She could have demonstrated her Christian faith through wearing a cross, on which the ban on jewellery would not have applied, which as the judge said in his findings, she even acknowledged. Instead, she continued and continues to dogmatically stick to her ignorant contention that a ring with a rather ambiguous scripture inscribed on it is somehow as essential to her faith as either the hijab is to certain strains of cultural Islam, or a kara bracelet is to Sikhism.

The great irony of all this is that their programme is doomed to inevitable failure, and a particularly egregious failure at that, with 80% of those taking the worthless pledge breaking it in a predictable, bloody fashion. No worries though, as for a fee, like in all the other exploitative, grasping sects peddling their own warped world view, you can have your innocence restored and take the pledge again. While there's those that keeping on forking out and giving them the benefit of the doubt, the world will keep on turning, and God, with his preposterous interest in your sexual purity and his fast approaching storm of fire and brimstone, which you can escape by giving just that little bit more brother, will remain a fixture of our short, pointless little lives until the real end of time.

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The Express tells yet more lies shocker.

Just how much bullshit can you fit on one front page? The Sun's fit of pique over the "Afghan terrorists" previously held this highly prestigious prize, but today's Express certainly makes a stab at claiming its crown.

Firstly, I can't do much better than quote Paul on Mail Watch on the Brown's coming to nick all our money again story:

Paul Says:
July 16th, 2007 at 3:44 pm

“Stepen Pound MP reviewing it on Sky said he had never read such a loads of lies masquerading as a headline in any paper before.”

He should read the Express more often.

Well, quite. Especially seeing as the other two stories, apart from the one about Cameron Diaz which I have no interest in checking are just as falsehood-filled. The "scandal" about the amnesty is, err, that the Express is trying to mislead its reader(s) into thinking that there's going to be one. The call for such an amnesty was made by the Institute of Public Policy Research think tank, and has been previously rejected by the government.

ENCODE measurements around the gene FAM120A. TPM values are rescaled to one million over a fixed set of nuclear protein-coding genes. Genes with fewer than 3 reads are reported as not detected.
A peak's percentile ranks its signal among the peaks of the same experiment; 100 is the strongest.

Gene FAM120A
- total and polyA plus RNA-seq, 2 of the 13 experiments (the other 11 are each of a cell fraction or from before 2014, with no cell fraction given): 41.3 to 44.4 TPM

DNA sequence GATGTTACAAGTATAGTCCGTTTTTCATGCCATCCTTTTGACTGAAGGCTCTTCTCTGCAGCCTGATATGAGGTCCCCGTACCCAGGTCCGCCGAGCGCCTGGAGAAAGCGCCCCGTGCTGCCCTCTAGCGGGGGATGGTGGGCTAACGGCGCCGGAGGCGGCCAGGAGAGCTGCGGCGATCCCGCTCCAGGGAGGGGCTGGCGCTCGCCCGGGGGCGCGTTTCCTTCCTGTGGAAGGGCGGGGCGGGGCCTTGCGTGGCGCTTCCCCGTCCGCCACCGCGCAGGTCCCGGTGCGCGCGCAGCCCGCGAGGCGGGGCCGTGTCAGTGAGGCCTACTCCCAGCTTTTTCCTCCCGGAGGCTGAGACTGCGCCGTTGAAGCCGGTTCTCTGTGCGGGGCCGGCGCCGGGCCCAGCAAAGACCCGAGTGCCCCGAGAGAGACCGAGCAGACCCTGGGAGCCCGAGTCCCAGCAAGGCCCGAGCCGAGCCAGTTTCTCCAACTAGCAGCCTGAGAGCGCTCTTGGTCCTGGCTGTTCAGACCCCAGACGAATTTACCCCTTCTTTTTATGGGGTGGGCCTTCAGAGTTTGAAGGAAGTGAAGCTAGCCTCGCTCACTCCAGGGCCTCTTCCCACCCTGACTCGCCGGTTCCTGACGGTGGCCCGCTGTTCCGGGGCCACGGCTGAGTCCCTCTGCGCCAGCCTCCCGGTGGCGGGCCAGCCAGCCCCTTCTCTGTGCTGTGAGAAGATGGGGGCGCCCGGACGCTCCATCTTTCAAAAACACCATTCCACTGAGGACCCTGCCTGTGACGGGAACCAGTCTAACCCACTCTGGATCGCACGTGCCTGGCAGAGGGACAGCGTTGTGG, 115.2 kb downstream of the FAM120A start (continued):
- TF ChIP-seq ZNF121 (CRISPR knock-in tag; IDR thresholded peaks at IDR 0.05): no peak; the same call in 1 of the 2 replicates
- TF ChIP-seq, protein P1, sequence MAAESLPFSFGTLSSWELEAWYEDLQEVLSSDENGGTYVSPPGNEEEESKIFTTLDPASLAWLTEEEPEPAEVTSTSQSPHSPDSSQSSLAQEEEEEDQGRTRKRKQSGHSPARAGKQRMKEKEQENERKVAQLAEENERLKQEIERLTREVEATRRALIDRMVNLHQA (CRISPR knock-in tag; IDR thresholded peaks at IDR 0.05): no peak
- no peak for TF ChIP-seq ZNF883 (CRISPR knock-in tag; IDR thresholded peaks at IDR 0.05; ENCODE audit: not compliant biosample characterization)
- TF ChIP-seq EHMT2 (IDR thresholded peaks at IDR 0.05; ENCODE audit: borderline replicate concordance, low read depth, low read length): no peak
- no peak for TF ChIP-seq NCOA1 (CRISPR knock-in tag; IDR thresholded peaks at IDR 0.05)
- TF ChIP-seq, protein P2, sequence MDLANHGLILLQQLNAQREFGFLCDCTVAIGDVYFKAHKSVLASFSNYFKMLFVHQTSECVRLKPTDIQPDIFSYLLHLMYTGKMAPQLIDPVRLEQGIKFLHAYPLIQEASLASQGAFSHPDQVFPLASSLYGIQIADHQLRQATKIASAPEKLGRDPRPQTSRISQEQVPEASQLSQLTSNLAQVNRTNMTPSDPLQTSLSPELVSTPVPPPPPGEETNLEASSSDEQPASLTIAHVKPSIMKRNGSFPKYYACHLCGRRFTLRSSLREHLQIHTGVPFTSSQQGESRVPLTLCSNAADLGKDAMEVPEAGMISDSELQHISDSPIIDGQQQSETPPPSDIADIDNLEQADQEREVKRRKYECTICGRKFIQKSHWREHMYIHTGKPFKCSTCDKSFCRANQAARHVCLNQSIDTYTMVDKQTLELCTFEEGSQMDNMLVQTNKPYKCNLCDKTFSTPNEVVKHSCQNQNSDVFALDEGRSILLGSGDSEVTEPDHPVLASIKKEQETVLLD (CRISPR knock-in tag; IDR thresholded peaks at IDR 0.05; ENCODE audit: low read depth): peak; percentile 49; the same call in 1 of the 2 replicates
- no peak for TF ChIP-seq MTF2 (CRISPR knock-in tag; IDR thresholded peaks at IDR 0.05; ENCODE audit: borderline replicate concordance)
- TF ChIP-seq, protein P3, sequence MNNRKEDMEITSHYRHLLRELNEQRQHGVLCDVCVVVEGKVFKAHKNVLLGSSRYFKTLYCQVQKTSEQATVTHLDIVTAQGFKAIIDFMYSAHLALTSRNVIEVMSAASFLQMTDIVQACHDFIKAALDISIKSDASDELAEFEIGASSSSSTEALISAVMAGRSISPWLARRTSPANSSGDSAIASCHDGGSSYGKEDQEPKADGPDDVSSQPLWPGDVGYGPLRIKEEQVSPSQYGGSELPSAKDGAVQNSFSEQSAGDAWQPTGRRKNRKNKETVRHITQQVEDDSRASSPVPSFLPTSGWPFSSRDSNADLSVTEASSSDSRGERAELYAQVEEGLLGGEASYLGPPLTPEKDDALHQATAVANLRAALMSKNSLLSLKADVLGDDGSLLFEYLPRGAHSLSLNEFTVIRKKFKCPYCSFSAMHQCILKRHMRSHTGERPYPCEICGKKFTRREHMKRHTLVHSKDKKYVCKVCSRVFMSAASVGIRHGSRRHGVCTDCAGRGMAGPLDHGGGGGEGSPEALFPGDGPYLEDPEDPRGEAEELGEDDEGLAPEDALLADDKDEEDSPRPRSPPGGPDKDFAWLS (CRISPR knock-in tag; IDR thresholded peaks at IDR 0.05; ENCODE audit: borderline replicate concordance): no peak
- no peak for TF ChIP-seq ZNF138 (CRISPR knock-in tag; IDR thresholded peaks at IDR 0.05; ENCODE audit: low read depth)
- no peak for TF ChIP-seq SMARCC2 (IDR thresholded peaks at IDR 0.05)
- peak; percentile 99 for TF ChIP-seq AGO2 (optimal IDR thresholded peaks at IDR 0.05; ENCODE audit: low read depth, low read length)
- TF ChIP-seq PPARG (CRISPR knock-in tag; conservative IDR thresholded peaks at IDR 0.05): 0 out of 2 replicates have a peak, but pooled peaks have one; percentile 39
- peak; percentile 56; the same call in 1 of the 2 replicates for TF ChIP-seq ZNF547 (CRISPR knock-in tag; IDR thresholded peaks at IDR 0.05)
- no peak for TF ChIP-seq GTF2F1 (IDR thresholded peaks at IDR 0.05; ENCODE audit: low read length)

The other amazing story is that according to the Express the search for Madeleine McCann will reach a "critical" stage this week. Could this latest expected breakthrough possibly be related to the previous expected breakthrough which the Express splashed on its front page last Monday?

POLICE leading the Madeleine McCann investigation expect a major breakthrough this week in the hunt for her kidnappers.

Over the last couple of years the Express has almost as regularly as clockwork had Diana on the front page on a Monday, usually in a further spurious story either concerning some new conspiracy theory or suggesting that the original investigation was in some way flawed. Even a newspaper as shameless as the Express can't live forever on Diana alone though; hence the take-up of another blonde which it can pretend to care about in a desperate attempt to try and shore up its sales. In the latest ABCs the Express was shown to have continued to hemorrhage sales, down to 770,403, a massive drop of around 70,000 on the previous year. It'd be nice to think that this was because of the increasingly right-wing, belligerent, intolerant, at times openly racist stance that it's taken, but it's more likely simply to be because it's become a far, far inferior product to of all things, the Daily Mail.

While Richard Desmond, owner of Northern & Shell, which publishes the Express and Star, took a pay-cut after paying himself a staggering £52 million in 2004, he still earned £27.3 million in 2005, while starving his newspapers of funding, slashing staff numbers then expecting them to produce the same quality as previously. When Desmond bought the Express and Star, helped by a £100,000 donation to the Labour party, it was alleged that he was going to be an asset-stripper, and while it's taken a few years for his plans for the newspapers to develop fully, it's clear that's exactly what he is. It's difficult to be a more loathsome creature than Rupert Murdoch, but Desmond manages it with ease.